CEE Driving to tomorrow webcast, 23 March 2021
Last year, global sales in the automotive industry declined by around 14%. The electric vehicle market, however, recorded outstanding growth of 46% globally. Why is the electric vehicle market more resilient to the negative impacts of the pandemic?
Is the pandemic an accelerator, a blocker or both for e-mobility?
Our Driving to tomorrow webcast series addresses these questions. We kicked off the series on 23 March with a scene setter for the sessions to come. Hosted by PwC CEE Automotive Industry Leader Jens Horning, panelists discussed the state of the industry and the challenges and opportunities that lie ahead.
Upcoming conversations will focus on the supply chain ecosystems, the manufacturers (OEMs vs upstarts) and consumer trends.
The future is electric. There are a lot of challenges and obstacles, but that’s the right direction.
Missed the event? Watch the highlights or read the recap below.
Recently, several European countries sent a letter to the EU Commission and demanded to announce a date of stopping registrations for ICEs (so classic combustion engine cars), and currently the year 2035 is being discussed in that respect. However, it is not that easy to simply stop selling combustion engine cars, because both the manufacturers and the suppliers highly depend on the cash flows generated out of the classic combustion engine segment, specifically when you think about SUVs and luxury cars. They need those cash flows in order to be able to finance the investment needs that are needed to scale up the electric vehicle segment.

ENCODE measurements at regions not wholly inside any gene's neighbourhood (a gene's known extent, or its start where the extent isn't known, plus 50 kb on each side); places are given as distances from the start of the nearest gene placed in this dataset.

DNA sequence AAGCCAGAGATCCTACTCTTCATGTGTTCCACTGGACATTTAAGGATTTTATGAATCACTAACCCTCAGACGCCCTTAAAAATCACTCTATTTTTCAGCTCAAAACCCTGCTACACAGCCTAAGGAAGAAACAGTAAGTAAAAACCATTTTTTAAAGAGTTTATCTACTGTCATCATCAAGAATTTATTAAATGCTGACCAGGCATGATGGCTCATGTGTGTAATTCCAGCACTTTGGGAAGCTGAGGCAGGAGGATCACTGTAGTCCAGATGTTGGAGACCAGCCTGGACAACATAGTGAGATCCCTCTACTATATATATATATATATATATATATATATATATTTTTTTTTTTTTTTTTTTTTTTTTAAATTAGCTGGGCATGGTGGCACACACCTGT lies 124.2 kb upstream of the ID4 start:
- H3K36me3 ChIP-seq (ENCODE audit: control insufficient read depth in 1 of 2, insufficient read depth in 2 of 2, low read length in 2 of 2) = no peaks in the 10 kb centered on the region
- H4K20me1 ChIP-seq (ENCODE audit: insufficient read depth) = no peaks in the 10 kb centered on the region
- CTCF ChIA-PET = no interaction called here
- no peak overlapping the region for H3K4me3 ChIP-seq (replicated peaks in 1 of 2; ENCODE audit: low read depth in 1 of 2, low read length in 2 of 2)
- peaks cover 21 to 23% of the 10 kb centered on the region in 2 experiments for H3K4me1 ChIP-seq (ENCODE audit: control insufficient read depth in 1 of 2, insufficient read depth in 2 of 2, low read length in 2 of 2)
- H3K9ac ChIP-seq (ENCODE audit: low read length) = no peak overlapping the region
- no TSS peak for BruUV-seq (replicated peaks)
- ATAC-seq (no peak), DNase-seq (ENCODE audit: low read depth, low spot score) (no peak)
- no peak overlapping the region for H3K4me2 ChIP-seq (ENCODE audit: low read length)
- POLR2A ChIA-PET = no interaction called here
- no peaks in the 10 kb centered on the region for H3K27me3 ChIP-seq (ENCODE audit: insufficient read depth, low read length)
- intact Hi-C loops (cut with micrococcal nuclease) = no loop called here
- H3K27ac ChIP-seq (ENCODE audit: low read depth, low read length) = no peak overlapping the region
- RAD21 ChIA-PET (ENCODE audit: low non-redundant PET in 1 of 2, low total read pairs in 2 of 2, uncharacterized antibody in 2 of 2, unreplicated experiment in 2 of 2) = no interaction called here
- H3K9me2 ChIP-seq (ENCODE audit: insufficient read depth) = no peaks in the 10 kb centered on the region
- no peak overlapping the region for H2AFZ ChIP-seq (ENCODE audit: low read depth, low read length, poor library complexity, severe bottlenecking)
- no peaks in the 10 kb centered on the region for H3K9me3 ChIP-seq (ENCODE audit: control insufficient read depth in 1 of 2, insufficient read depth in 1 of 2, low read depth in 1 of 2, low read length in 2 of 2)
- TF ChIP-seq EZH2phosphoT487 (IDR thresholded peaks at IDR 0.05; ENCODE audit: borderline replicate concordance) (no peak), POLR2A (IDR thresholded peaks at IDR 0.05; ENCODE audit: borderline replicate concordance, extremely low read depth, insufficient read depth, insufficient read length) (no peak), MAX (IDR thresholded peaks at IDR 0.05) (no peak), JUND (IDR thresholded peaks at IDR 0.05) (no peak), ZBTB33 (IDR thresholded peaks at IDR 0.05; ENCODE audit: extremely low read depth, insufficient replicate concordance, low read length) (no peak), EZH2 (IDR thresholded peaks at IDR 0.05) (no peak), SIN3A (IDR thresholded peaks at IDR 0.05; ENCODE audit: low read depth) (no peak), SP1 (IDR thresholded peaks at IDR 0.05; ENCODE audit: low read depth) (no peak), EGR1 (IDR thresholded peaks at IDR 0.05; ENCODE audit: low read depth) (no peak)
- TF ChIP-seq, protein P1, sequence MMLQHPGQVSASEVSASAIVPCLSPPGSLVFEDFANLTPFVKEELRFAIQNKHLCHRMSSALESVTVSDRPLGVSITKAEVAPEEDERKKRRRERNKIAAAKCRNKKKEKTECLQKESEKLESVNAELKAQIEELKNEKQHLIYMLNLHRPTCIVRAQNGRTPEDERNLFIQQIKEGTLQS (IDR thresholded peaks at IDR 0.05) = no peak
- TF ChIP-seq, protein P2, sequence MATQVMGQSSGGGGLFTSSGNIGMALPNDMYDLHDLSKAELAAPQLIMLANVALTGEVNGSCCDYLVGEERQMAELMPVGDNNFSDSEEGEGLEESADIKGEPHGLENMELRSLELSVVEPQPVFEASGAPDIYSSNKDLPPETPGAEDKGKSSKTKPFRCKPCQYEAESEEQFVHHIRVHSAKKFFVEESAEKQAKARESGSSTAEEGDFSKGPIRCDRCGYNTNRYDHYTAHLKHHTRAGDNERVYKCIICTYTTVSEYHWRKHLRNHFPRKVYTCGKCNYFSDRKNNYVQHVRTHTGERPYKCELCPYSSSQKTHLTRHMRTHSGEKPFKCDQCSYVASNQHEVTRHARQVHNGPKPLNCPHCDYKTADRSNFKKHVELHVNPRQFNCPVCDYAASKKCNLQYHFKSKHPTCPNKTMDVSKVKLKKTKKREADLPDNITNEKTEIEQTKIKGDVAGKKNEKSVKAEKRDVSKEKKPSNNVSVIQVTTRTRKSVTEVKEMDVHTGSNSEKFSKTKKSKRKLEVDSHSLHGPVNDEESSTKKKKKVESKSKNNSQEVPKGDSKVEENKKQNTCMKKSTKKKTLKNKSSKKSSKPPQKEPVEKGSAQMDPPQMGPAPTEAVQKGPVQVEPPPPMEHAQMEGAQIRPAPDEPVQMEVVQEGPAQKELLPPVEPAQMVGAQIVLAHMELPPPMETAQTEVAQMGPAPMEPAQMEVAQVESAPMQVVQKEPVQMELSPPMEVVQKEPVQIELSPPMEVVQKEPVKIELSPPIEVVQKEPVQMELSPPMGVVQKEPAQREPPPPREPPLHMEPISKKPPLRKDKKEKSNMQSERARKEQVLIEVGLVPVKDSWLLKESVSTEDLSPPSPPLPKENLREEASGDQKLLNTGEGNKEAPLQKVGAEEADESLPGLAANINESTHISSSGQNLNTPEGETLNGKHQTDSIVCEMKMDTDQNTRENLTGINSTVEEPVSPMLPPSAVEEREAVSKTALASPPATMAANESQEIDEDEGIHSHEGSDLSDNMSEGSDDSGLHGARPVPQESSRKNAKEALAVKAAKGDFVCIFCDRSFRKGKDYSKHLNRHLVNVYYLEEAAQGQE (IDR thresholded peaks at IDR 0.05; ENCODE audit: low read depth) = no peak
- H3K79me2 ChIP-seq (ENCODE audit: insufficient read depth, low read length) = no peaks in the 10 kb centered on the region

As a result of the pandemic, 2020 was the weakest year for automotive production and sales since 2009. Despite the industry’s global decline, e-mobility is emerging at an accelerated pace. While China still remains the largest market for electric vehicles, Europe is the driver for growth.
Why is the electric vehicle market resilient to the negative impacts of the pandemic? It is difficult to tell whether the pandemic is an accelerator or blocker, or both, for e-mobility.
Some of the key drivers to electrification include CO2 emission targets, consumer demand and supply chain development.
On the production side, the battery electric vehicle segment has strong potential for growth in Central and Eastern Europe.
What are the key drivers which accelerate or decelerate market dynamics in the post-Covid era?
Market drivers will include how the overall car parc is developing overtime, vehicle segments and consumer preferences. In light of COVID-19, we are seeing a consumer preference to own a personal vehicle. On the other hand, a lot of OEMs and start-ups are pushing for car subscription models.
Digital enablement programmes, doubling down on a target investment area and joining a platform-based business model will be key for automotive players over the next 10 years.
Register for the full Digital Auto Report here.
There is not one specific point in time where electric vehicles will dominate all markets, but it very much depends on the vehicle segment and the range you’re looking at.
I believe on one hand, there is great potential for the industry, on the other hand there is a challenge coming from the consumers who want more with less money, so to say. So I guess the challenge will be specifically in the battery segment and in the software connectivity segment to scale that up to be competitive going forward and to be attractive from the price perspective.
Focusing on Poland, there are two key challenges for the transportation sector: the reduction of greenhouse gas emissions and the reduction in the number of the most emission intensive vehicles. Raising environmental awareness and promoting energy efficient vehicles can help.
Poland has already seen some changes, such as an electromobility act in 2018. There are incentives for battery electric vehicle owners and green registration plates for those vehicles. But subsidies for both the vehicles and infrastructure are still needed.
Increase in emissions in the transportation sector is growing all over the world. But it’s growing quite fast in a country like Poland, much faster than the EU levels.That’s the sign that we have to do something to change the situation.
Partner, Automotive Leader, PwC Central and Eastern Europe
Tel: +421 259 350 432